Rapid Wake – Sony’s Rapid Wake technology is a big plus in my eyes. And it’s one of the features that become really important on the Tap 11 since its battery life is only rated up to 6 hours (real world use is less than 5 hours). Rapid wake let’s you put the tablet to sleep or hibernate without having to wait too long to boot the bad boy back up. The Tap 11 can come out of sleep almost instantly. Better yet, it can come out of hibernation in about 5 seconds.
Sony is one of the few manufacturers that have come up with some useful bloatware. That’s actually quite impressive when you think about it considering you usually uninstall everything once you get things set up.
VAIO Control Center – A nice little control panel that’s quick and easy to use with some advanced settings to change how your PC operates such as battery life, processor performance and network settings.
VAIO Update – Helps you keep your drivers and software up to date without having to manually install them yourself. The software actually performed flawlessly which is somthing you don’t see with similar software from HP, Dell or Lenovo.
VAIO Care Desktop – A nice little piece of software that check’s your PC for any issues. Every time you run the software you feel like you took your PC to a mechanic to get an oil change. You even get a nice little email telling you the results. I really appreciated that.
There are only two issues in my mind that the VAIO Tap 11 might be a deal breaker for some. Especially with the $799 base price, these two gripes might just be enough to stop people from buying it.
The mediocre battery life for the $799 base price might not be worth it. Less than 5 hours on a device you pay close to a $1000 for doesn’t sit too well for most people. In Sony’s defense though, with a device this slim, there is only so much Sony can do in regards to battery life. It’s a tradeoff that you’re going to need to understand but it’s something you can deal with. If you know how to manage your device with it’s in depth power options and utilize it’s Rapid Wake technology, then battery life might not be a problem for you. I was able to stretch out battery life to about 5hours and 40 minutes of on screen time. And that should be plenty of time for you to get some work done before you need to charge it again.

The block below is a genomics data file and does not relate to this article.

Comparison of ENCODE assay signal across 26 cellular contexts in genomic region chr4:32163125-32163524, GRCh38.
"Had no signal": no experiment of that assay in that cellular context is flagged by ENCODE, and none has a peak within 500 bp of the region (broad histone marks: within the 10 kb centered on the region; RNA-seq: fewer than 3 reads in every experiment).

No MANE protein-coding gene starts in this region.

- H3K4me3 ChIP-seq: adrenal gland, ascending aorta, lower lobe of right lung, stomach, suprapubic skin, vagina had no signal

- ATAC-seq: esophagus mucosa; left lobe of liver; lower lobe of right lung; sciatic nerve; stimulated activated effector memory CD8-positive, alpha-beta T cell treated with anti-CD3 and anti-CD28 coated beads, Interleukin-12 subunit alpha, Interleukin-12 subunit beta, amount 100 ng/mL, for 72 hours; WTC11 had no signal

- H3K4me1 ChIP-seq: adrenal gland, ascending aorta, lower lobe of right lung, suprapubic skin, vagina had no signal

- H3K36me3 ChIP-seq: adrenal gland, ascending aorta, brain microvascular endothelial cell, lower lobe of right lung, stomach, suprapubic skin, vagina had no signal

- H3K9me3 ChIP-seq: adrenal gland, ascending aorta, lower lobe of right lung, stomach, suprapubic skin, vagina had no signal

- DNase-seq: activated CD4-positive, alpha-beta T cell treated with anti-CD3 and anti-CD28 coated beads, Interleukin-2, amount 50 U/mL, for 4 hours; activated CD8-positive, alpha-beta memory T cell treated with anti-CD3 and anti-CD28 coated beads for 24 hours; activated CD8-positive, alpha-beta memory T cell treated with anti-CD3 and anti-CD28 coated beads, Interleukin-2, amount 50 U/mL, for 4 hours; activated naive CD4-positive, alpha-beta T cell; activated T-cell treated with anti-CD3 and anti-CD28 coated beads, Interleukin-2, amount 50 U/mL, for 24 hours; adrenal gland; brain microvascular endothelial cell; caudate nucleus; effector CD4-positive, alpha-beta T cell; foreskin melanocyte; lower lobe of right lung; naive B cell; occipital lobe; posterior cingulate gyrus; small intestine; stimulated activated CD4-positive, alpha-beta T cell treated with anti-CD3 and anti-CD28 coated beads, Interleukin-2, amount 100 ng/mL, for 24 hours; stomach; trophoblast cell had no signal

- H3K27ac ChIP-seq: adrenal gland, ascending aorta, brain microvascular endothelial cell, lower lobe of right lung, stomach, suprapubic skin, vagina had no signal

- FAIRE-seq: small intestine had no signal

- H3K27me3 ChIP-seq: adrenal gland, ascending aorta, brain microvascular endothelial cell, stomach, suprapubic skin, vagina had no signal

The base model gets you Intel’s Pentium 3560Y and for $799 it might not be worth it. Don’t get me wrong it can get most of your normal work done. For basic operations like web browsing, Office applications, streaming music, viewing HD videos and Light photo editing, it performed quite well. However, you do get some stuttering and occasional freezes that can last a few seconds. Sometimes the touch display wouldn’t register your taps either which led to some frustration depending on your mood. This is something though that can’t be fixed and something you just have to accept. The base model is good enough for students and business professionals. But at the same time it might not be enough for them either. It just depends on your expectations.
If you can get the VAIO Tap 11 base model (Intel 3560Y Pentium processor) for $499 then it’s definitely worth it. You can find it online in various places at this price. Even some Best Buy’s carry it at that price on special sale days which is where I found mine. Otherwise, the base price of $799 Intel 3560Y Pentium model is definitely not worth it for me.
If you aren’t too concerned about battery life and don’t mind the way the keyboard charges and attaches to the tablet, then consider going for the i5 or i7 configurations. The extra processing power would make up for the limited battery life, and make it one sweet device.
The VAIO Tap 11 could have been a triple threat in the Windows 8 tablet world if it only had the battery life to match it’s design and i5/i7 dual core processor. If it did that, then the Surface Pro 2 would actually have a competitor.